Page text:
The Theological Mis-Commitment Behind Our Exhaustion

Some salient thoughts on rest and restlessness from Walter Brueggemann’s new booklet, Sabbath as Resistance: […]

David Zahl / 6.17.14

Some salient thoughts on rest and restlessness from Walter Brueggemann’s new booklet, Sabbath as Resistance: Saying No to the Culture of Now. He may skirt what we might call an overly gracious view of the Law, putting an uncomfortable amount of onus for current restlessness on external circumstances (rather than locating the roots within), but still, the core diagnosis strikes me as a valid one:

MJworkinThe alternative on offer [in the Sabbath] is the awareness and practice of the claim that we are situated on the receiving end of the gifts of God. To be so situated is a staggering option, because we are accustomed to being on the initiating end of all things. We neither expect nor even want a gift to be given, so inured are we to accomplishing and achieving and possessing.” (pg xiv)

The reality of restlessness in our contemporary society is obvious and epidemic. The identification of that restlessness perhaps goes back to the categories of Martin Luther concerning “faith and works,” with the accent on “works” indicating a need to produce, perform, and qualify for the goodness of God. It is an easy move to take that Reformation accent on “works” and see in our current social restlessness evidence of not yet being good enough or having done enough yet.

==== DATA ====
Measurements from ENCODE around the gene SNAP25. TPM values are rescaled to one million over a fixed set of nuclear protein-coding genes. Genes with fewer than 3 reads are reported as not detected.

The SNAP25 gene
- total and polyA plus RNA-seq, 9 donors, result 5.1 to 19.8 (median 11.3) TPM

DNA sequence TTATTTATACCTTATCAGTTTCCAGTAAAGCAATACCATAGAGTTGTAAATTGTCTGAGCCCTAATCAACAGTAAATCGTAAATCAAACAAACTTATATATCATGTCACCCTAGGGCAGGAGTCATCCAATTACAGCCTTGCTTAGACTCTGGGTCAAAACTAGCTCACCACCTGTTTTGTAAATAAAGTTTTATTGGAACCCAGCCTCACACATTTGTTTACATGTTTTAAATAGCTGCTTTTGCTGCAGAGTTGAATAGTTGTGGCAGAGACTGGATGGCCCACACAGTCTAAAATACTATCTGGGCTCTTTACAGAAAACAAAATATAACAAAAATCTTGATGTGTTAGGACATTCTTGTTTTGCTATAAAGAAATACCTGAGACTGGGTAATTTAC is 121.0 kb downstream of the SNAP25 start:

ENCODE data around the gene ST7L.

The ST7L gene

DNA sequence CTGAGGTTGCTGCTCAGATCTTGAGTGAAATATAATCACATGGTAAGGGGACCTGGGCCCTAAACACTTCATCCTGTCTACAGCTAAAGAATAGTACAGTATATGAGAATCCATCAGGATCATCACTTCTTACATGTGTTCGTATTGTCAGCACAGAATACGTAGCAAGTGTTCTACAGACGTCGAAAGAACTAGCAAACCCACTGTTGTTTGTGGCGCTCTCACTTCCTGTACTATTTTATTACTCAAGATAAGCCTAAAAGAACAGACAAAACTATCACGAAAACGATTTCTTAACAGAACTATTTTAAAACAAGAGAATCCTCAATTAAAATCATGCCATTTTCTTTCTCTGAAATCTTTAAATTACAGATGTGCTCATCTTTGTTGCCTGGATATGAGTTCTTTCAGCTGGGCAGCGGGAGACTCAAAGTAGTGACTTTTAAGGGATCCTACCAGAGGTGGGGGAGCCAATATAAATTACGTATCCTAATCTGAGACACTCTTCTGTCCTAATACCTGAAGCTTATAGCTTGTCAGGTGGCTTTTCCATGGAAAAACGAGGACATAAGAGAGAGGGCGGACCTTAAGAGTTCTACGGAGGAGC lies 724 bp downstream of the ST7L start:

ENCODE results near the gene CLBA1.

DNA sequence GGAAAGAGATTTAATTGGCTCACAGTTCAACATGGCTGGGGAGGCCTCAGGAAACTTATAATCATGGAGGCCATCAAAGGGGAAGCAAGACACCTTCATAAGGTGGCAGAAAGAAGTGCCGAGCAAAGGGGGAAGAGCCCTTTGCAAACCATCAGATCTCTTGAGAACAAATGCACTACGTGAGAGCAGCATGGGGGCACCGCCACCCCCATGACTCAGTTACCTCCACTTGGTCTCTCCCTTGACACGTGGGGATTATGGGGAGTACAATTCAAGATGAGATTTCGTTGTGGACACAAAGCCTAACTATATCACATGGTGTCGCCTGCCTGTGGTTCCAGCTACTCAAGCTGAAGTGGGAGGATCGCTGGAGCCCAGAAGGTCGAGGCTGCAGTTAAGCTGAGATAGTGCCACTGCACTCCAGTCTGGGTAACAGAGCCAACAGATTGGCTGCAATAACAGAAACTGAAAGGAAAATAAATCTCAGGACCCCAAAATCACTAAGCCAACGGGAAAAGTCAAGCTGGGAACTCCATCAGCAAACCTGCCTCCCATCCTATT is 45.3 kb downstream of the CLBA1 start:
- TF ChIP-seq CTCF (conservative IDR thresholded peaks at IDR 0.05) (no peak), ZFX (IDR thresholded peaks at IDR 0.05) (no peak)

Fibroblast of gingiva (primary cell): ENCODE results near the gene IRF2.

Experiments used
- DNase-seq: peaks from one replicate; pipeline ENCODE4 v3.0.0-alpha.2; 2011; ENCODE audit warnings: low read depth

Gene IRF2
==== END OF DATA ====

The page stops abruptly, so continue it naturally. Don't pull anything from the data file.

Or perhaps such restlessness is rooted in the Enlightenment discovery of the individual and the emergent ideology of individualism that cuts us off from the buoyant sustenance of community and tradition. In that ideology, one is not only free to secure one’s own future without answering to any other; one is also required to secure one’s own future, because a laissez-faire economics mandates that one must sink or swim by one’s own effort, and it is never enough simply to tread water.

These rootages in Reformation and Enlightenment categories have created a contemporary circumstance in our society that generates an endless pursuit of greater security and greater happiness, a pursuit that is always unsatisfied, because we have never gotten or done enough… yet. The gods of this system are the gods of market ideology that summon to endless desires and needs that are never met but that always require greater effort.

The various elements of that restlessness of “not enough yet” and “greater effort required” are evident everywhere. But they are grounded in a theological desire for an ultimate reality of total satiation that is no reality at all. That theological “mis-commitment” is apparent in economic performance that can never satisfy. Such an intrinsic and systematic inadequacy is a recognizable echo of the ancient Hebrew slaves, harassed by many supervisors and taskmasters who kept reminding them of the inadequacy of their production. (pg. 12-13)